The WellSpan Spotlight

Mental health and wellbeing

WellSpan BrightSpot: Young guys on autism spectrum run for fitness and friendship

2024_INET_WellSpan BrightSpot CADD Running Group

Who: WellSpan Center for Autism and Developmental Disabilities in Lancaster County team members Kristine Welsh-Eves, Ana Filippo, and Frank DiBella, and the CADD Running Group, a group of young men with autism who are CADD clients.

What: CADD offers a seasonal running group, in the spring and the fall, that meets weekly for about three months and then culminates with the group entering a local run.

On Memorial Day weekend, six members of the group, from ages 17 to 33, competed in the Luau 5K, a 3.1-mile race in Lancaster County. Joined by their leaders from CADD and some parents, the group ran with smiles, high-fiving CADD medical director and race supporter Dr. Michel Fueyo along the trail and listening for the sound of a cowbell enthusiastically run by Karen Sessamen, one of the group member’s moms.


The group’s members have a variety of athletic backgrounds. Some members regularly run, including one young man who does challenging Spartan Runs, which feature obstacles and challenges, with his mom. One has played soccer on a team. For some, the running group is their first try at organized physical sports.

For 10 weeks leading up to the race, the CADD team gathered with the group on Tuesdays, doing light stretching and then talking about wellness topics such as hydration and a healthy diet before going on a group run, substituting yoga or circuit training on rainy days.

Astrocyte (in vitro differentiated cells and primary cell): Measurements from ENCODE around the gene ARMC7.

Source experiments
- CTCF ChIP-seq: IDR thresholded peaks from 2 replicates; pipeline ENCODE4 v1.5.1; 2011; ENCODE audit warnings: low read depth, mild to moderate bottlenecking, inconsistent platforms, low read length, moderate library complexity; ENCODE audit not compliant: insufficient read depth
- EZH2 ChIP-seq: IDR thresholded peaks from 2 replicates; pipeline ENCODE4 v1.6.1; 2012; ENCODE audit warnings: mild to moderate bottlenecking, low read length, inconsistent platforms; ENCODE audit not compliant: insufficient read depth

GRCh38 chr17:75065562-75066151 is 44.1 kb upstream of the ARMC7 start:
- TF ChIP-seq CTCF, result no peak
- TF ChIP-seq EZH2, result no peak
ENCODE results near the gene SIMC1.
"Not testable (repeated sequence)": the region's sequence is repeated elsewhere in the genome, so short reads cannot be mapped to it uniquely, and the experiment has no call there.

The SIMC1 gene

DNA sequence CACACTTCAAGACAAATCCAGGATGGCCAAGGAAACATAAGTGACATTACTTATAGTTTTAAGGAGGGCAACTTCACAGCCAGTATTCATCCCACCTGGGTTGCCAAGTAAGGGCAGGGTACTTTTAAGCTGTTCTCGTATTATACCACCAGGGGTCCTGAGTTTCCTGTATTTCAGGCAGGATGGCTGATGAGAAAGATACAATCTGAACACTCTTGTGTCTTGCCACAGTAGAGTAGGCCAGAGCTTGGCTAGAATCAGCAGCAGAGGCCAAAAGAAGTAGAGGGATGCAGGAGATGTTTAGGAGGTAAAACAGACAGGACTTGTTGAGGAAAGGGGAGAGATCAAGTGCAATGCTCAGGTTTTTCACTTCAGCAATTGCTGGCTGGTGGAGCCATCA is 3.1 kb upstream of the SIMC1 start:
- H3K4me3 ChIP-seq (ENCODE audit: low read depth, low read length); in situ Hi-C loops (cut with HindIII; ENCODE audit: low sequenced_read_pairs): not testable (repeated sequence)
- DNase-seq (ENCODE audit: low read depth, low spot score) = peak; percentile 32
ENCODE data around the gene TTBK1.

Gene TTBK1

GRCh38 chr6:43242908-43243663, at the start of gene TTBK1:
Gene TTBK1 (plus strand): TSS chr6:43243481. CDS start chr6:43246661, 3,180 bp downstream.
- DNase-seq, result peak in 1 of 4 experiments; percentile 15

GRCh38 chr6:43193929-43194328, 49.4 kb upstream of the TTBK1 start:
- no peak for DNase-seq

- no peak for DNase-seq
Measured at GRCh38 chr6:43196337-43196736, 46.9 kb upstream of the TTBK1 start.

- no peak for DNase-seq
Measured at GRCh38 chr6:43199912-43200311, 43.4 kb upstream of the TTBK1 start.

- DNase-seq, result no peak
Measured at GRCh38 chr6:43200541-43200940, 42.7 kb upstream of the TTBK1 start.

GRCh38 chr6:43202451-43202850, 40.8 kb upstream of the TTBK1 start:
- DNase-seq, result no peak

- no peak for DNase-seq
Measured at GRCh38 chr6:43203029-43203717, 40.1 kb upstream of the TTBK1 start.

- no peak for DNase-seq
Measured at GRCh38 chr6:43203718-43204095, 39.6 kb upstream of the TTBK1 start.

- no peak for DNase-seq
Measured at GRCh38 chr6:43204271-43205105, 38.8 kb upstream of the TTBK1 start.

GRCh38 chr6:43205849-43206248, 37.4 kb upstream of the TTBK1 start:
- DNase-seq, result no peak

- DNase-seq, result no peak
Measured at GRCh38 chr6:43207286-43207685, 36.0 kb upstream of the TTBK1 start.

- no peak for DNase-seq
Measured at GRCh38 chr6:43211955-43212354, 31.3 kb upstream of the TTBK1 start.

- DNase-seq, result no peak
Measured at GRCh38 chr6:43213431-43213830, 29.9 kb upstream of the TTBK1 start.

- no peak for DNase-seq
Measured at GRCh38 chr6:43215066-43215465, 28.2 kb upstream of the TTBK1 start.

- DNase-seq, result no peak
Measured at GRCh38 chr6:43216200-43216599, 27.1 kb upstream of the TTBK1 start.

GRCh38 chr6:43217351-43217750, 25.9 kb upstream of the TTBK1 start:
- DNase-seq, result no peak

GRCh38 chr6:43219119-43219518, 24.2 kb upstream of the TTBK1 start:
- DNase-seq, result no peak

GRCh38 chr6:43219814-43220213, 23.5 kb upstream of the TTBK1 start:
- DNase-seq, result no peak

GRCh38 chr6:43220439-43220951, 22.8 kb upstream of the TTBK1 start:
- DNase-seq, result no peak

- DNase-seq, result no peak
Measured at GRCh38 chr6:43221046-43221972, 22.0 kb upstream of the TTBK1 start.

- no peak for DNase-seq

The benefits are not all physical. The group offers socialization, as well as the process of setting a goal and sticking to it, Kristine says.

The physical and social benefits are aimed specifically at those with diagnoses on the autism spectrum, who may not be physically active and experience unique differences when interacting in social situations. The guys encourage each other and there is a friendly competition that grows out of the group, as they try to keep up with each other.

“We are not just talking about the healthy behaviors, we are doing the behaviors,” Frank says. “It’s a group that hits on all of the elements.”

Words to live by: In the warming sun on the day of the race, the group gathers in loose knot, quietly standing with parents. Group member Jon Gehr, 33, who is a fan of dad jokes and bad puns, arrives and goes around and greets his friends with a fist bump and a friendly, “What’s up, man,” helping to dissolve some of the pre-race jitters.

Carsten Kauffman, 17, is in his first year with the group. He later will sail through the race, something he has never tried before.


“I like a lot of things about it,” he says. “I like hanging with the people in the group. I’m in better shape. It’s fun.”